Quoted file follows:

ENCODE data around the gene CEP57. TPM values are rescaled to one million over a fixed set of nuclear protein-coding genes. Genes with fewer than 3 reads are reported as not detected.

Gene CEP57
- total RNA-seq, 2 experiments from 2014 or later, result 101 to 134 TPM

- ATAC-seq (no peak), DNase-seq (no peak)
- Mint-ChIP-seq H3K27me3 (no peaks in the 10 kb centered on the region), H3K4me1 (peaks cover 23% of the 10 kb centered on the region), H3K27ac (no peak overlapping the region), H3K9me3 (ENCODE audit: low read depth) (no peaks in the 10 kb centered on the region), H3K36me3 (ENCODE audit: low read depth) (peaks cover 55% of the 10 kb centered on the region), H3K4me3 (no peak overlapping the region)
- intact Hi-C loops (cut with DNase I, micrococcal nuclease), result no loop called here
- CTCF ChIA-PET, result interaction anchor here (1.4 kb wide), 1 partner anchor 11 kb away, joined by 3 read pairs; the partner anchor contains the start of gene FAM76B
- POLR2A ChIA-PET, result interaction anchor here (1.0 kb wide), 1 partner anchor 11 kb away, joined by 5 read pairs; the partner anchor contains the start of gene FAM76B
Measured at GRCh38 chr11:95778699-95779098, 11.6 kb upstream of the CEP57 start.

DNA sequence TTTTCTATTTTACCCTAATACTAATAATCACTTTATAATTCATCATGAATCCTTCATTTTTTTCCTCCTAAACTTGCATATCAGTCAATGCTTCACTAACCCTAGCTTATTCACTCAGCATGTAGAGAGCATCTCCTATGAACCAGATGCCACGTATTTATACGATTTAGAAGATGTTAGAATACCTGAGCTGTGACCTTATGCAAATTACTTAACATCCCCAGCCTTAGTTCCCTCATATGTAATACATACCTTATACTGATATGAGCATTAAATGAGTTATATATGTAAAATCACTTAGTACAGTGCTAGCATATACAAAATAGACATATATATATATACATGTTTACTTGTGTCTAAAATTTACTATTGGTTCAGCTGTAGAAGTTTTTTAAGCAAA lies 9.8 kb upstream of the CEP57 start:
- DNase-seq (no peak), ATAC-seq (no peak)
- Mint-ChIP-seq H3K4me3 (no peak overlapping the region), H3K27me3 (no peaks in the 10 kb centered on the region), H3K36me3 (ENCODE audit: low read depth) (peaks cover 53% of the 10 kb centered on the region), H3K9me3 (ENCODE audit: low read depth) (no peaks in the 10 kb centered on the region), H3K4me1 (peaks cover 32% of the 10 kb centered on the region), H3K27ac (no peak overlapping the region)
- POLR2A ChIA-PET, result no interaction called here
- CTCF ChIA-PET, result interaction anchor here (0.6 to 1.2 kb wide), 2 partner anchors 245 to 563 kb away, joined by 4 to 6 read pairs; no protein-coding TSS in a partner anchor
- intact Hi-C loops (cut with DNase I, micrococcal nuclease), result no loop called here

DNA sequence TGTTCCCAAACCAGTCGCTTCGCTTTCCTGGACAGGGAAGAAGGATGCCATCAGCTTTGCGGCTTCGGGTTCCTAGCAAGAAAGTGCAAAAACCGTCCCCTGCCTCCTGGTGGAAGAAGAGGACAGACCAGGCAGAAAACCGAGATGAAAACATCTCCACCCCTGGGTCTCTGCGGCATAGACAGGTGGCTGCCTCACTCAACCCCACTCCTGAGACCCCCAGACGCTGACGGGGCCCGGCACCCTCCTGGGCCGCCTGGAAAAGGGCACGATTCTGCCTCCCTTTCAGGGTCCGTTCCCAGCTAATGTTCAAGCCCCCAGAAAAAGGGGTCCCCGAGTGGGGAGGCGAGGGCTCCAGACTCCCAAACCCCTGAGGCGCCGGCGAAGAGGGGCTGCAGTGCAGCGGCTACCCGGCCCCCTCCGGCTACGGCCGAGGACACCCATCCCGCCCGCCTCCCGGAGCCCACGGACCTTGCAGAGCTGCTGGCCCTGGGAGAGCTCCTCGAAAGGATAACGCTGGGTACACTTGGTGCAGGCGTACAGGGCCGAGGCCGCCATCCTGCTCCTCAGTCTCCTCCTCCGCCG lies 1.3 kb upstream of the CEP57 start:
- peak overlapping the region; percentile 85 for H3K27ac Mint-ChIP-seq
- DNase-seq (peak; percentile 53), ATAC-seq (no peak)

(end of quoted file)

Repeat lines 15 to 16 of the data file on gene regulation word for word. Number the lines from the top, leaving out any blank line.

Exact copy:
- intact Hi-C loops (cut with DNase I, micrococcal nuclease), result no loop called here

DNA sequence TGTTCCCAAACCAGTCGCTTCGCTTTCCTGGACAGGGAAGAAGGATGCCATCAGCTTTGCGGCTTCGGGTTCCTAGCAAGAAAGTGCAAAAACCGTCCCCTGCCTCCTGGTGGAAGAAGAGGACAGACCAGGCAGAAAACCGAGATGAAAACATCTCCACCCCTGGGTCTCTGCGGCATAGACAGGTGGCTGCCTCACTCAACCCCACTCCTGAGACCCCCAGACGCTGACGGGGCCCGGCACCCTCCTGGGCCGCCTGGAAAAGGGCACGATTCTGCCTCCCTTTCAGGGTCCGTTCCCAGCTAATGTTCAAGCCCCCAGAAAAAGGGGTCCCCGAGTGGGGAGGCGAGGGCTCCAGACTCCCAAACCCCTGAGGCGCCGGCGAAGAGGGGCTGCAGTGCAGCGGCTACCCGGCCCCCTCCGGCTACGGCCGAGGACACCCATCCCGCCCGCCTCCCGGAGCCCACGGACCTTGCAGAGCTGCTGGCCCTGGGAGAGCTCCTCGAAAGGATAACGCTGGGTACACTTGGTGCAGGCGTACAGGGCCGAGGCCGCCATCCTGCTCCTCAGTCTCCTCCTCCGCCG lies 1.3 kb upstream of the CEP57 start: